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If a language dies does a culture die also?
Language is one of the primary vehicles of culture, and expressions of cultural distinctiveness. But it is not the only one.
When a language dies, the language community has been linguistically assimilated into another community (assuming the community hasn’t been genocided). That is typically associated with cultural assimilation. But not always.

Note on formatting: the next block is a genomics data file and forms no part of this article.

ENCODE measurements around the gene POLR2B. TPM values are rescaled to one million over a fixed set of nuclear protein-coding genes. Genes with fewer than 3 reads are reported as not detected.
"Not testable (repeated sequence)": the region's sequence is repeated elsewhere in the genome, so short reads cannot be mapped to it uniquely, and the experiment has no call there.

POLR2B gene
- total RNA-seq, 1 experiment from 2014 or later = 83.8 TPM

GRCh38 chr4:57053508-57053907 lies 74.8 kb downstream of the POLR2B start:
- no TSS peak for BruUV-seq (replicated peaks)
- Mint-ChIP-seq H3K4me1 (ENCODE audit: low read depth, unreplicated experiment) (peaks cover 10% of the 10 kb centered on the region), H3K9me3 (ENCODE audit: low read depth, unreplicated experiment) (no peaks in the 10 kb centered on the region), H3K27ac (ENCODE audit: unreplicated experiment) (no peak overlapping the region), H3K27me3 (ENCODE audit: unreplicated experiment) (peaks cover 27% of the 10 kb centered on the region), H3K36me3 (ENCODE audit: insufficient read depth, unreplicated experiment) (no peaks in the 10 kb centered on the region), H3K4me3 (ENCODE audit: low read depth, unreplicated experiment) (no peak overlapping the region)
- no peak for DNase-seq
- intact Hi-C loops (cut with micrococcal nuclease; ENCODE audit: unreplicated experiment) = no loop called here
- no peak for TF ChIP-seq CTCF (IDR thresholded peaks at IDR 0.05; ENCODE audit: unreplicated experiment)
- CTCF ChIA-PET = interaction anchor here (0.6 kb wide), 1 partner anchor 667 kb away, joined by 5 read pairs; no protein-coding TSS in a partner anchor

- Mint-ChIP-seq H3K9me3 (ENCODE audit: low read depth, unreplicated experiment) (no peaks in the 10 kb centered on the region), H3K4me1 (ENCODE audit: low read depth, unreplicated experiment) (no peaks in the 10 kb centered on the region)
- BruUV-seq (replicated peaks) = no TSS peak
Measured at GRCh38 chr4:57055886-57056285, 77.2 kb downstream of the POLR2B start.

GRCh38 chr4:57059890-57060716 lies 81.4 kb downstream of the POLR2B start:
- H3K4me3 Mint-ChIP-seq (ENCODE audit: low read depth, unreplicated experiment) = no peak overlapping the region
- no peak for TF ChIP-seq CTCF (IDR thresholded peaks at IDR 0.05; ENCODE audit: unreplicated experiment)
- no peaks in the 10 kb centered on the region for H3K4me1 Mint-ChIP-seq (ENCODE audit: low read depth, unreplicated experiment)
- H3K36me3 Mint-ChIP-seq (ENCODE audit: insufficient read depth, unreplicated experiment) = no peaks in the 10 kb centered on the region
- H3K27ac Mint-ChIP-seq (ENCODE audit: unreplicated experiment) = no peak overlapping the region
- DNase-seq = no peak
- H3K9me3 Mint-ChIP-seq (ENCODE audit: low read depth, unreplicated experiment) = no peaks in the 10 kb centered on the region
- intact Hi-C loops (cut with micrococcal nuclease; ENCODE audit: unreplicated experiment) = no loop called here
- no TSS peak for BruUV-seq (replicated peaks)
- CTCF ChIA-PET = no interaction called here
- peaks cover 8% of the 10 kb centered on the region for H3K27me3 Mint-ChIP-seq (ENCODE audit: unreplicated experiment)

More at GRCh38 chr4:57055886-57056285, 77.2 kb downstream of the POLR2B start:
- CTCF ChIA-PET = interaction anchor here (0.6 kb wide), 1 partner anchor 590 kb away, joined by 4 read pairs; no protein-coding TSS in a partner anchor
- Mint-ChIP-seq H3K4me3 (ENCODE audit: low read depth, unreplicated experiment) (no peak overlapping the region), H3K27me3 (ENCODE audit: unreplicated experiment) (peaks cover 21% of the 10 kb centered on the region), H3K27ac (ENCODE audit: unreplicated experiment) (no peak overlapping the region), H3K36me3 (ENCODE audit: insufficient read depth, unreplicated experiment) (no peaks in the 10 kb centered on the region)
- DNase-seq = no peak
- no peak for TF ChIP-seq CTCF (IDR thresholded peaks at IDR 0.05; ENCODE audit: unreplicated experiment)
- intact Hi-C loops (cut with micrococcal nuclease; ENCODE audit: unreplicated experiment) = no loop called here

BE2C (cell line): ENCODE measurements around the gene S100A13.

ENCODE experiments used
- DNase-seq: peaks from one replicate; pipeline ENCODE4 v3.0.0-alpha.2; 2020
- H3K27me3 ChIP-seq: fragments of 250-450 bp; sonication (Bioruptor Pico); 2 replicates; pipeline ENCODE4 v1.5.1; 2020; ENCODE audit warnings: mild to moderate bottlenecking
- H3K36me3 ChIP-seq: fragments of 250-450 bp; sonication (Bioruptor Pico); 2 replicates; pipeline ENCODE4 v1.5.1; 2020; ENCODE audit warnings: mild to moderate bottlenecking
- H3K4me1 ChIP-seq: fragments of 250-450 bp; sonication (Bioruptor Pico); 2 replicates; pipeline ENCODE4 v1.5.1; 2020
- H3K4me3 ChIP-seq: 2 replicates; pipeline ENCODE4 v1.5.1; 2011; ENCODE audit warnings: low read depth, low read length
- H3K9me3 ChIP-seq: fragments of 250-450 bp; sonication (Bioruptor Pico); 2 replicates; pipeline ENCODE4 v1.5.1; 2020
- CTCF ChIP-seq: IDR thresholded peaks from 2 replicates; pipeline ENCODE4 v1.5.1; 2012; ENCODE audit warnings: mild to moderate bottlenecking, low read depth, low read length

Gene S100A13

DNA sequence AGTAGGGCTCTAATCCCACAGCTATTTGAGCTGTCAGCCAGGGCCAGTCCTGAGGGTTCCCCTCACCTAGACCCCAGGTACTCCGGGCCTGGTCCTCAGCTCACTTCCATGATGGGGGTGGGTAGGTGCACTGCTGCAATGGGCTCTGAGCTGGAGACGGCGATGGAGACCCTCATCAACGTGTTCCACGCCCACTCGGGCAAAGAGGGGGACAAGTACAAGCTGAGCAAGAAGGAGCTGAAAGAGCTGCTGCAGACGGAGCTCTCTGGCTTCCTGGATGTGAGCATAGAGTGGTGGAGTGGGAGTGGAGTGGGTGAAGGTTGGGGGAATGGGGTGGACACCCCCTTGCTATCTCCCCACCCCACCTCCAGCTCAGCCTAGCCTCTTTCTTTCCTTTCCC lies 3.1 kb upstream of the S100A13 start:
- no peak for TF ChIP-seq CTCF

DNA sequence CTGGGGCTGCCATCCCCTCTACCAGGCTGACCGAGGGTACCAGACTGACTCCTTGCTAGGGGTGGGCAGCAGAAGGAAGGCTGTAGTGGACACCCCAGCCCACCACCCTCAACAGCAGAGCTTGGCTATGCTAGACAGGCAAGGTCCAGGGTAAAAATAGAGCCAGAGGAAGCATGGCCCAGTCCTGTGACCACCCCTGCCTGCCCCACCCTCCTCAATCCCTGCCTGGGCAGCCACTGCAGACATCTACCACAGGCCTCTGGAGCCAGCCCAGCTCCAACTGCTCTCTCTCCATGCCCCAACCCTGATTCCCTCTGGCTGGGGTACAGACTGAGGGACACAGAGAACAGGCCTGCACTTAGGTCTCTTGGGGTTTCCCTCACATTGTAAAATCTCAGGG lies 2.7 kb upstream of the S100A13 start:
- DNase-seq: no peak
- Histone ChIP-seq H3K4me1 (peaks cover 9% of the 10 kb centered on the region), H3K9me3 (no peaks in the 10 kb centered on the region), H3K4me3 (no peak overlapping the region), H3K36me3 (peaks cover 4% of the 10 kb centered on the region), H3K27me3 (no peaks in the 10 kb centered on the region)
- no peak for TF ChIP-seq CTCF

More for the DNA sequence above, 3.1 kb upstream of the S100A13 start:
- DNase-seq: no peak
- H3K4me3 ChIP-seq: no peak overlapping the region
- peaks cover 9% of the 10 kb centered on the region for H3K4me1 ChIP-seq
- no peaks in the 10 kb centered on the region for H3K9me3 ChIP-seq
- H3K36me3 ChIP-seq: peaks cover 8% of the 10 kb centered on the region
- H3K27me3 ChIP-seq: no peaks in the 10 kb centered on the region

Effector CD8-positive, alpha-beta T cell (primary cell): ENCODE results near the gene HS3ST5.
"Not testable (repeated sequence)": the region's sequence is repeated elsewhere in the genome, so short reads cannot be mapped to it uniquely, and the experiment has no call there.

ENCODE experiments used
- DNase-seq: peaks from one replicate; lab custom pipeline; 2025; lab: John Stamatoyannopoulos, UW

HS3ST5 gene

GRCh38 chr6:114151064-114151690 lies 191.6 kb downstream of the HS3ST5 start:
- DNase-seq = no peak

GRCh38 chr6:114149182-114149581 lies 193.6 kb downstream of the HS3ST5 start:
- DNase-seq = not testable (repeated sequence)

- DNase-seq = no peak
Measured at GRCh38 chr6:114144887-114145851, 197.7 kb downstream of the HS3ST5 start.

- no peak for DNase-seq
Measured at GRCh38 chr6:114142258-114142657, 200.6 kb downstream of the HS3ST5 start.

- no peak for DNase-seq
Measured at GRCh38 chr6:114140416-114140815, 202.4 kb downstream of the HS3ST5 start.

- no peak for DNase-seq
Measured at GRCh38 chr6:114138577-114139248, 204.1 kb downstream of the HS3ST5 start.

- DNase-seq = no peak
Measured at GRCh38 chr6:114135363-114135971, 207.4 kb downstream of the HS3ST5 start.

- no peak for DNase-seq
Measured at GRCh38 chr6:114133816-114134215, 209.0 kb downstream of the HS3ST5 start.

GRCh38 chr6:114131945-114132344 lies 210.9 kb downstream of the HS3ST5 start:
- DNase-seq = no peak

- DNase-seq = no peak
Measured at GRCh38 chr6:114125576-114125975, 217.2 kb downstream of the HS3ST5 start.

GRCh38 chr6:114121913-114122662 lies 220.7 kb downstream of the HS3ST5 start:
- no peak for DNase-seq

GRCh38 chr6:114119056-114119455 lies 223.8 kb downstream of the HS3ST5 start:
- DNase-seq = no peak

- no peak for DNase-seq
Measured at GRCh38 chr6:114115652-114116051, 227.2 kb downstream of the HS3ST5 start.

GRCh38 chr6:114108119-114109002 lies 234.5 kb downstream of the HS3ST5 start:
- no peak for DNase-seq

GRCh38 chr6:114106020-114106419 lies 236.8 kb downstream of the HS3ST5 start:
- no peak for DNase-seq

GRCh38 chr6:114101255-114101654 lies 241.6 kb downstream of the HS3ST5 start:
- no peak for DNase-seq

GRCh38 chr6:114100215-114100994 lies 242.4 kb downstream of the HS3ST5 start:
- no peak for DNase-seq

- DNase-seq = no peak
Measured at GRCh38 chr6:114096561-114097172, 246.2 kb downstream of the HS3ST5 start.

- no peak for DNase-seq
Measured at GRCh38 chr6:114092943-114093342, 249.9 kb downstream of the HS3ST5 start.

As a counterexample to both: Irish culture, which is not dependent on the (now tenuous and mostly emblematic) survival of the Irish language. Yeats was no less Irish for writing in English. But Ireland is an island country, and can sustain a distinct culture more readily than, say, Sorbian.